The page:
Priorities Shot to Hell, We Plunge into the Energy Abyss

Wind Can Supply 20% of U.S. Electricity, Report Says

By Steven Mufson
Washington Post Staff Writer
Tuesday, May 13, 2008; D07
The Energy Department said yesterday that the United States has the ability to meet 20 percent of its electricity-generation needs with wind by 2030, enough to displace 50 percent of natural gas consumption and 18 percent of coal consumption.
But in a report drawn up by its national laboratories, the department said that meeting the target would require more improvements in turbine technology, cost reductions, new transmission lines, an expansion of the wind industry and a fivefold increase in the pace of wind-turbine installation.
. . . The report said that, under “optimistic assumptions,” expanding wind generation to meet 20 percent of U.S. electricity needs by 2030 would cost nearly $197 billion, but it said that most of that would be offset by nearly $155 billion in lower fuel expenditures. There would be, it said, other offsetting positive effects.
So, let’s have a little optimism. The main thing to keep in mind is that no single renewable source is going to carry the load of oil. We’re dinking around with politically backed magic-wand technologies instead of seriously funding research. Corn-based ethanol is one of them.

ITEM: (Wikipedia) Some of the controversial subsidies in the past have included more than $10 billion to Archer-Daniels-Midland since 1980.

That’s a million dollars a day for twenty-eight years. For what? So they can suddenly pull the rug out from under all the gazillion things that are made from corn, double the world price, profit from the doubling and push the world’s poor to the edge of starvation. What a good use for your government’s subsidy of private industry.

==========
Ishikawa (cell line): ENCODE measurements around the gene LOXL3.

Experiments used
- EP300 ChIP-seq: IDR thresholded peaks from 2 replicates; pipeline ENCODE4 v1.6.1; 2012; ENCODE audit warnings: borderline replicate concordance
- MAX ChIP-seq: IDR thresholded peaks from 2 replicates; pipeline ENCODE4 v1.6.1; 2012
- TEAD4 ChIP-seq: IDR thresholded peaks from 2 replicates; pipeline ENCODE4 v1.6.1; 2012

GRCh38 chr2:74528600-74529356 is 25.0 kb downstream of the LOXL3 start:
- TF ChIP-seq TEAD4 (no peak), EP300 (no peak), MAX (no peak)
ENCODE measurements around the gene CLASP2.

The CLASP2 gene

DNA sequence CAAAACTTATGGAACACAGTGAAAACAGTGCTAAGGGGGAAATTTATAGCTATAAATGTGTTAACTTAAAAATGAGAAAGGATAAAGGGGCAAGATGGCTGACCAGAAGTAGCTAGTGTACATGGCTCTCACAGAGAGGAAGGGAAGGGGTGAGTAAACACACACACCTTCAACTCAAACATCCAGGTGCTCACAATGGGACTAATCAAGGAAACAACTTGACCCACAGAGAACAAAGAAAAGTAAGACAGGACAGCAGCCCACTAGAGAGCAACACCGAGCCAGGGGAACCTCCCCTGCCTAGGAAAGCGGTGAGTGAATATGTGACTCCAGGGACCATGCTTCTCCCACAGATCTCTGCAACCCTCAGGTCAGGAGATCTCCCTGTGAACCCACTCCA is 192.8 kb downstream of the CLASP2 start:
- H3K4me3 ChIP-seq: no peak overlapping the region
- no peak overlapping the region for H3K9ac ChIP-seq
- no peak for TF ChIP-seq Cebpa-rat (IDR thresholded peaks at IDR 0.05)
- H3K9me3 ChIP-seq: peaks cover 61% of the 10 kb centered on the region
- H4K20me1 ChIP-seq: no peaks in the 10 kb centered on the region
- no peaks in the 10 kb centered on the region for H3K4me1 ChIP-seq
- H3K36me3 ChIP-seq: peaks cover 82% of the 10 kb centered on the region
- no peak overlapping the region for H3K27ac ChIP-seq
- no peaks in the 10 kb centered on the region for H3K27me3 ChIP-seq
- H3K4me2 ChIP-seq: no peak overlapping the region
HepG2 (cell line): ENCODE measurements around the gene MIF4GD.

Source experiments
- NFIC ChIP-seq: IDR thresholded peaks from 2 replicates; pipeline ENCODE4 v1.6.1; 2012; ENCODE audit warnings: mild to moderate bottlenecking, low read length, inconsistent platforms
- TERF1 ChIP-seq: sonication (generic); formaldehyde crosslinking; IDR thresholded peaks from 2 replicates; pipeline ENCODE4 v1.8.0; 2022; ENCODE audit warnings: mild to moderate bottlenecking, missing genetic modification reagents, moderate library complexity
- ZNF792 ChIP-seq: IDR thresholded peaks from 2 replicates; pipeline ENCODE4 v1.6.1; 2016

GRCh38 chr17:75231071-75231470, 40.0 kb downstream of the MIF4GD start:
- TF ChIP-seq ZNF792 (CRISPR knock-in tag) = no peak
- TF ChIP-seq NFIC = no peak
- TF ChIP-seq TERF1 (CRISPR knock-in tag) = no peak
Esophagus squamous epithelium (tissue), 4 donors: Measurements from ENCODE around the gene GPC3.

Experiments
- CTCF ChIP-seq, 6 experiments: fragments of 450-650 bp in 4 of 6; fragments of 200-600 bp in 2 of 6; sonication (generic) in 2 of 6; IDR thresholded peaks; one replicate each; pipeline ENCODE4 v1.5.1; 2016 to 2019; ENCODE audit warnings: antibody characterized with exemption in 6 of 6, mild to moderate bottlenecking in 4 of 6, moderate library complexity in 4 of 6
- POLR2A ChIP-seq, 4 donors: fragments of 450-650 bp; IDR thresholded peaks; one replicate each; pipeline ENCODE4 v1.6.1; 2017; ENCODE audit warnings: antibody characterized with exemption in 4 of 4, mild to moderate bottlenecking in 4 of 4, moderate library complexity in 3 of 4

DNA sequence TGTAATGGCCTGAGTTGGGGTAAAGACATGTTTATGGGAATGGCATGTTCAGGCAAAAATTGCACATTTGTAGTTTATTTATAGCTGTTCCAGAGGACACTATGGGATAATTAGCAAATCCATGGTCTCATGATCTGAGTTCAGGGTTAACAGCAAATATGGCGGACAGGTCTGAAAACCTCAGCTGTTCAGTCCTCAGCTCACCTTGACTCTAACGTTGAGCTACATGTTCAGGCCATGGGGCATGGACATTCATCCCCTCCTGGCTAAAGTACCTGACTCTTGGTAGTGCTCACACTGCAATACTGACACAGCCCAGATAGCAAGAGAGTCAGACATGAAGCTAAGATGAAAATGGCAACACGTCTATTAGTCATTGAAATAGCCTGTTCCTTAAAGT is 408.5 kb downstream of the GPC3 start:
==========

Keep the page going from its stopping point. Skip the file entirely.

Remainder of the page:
Lest you think I am being unduly critical of Archer Daniels, (Wikipedia again)

ITEM: In 1993, ADM was the subject of a lysine price fixing investigation by the U.S. Justice Department. Senior ADM executives were indicted on criminal charges for engaging in price-fixing within the international lysine market. Three of ADM’s top officials, including vice chairman Michael Andreas, were eventually sentenced to federal prison in 1999. Moreover, the company was fined $100 million, the largest antitrust fine in U.S. history at the time(1997). In addition, according to ADM’s 2005 annual report a settlement was reached under which ADM paid $400 million in 2005 to settle a class action antitrust suit.

A year later, they went on the public dole at $1 mil a day. Not surprisingly, these subsidies have come under criticism–although criticism alone has been unable to turn off the money-pump for 10,220 consecutive days.

ITEM: (Cato Institute) “ADM has cost the American economy billions of dollars since 1980 and has indirectly cost Americans tens of billions of dollars in higher prices and higher taxes over that same period. At least 43 percent of ADM’s annual profits are from products heavily subsidized or protected by the American government. Moreover, every $1 of profits earned by ADM’s corn sweetener operation costs consumers $10, and every $1 of profits earned by its ethanol operation costs taxpayers $30.”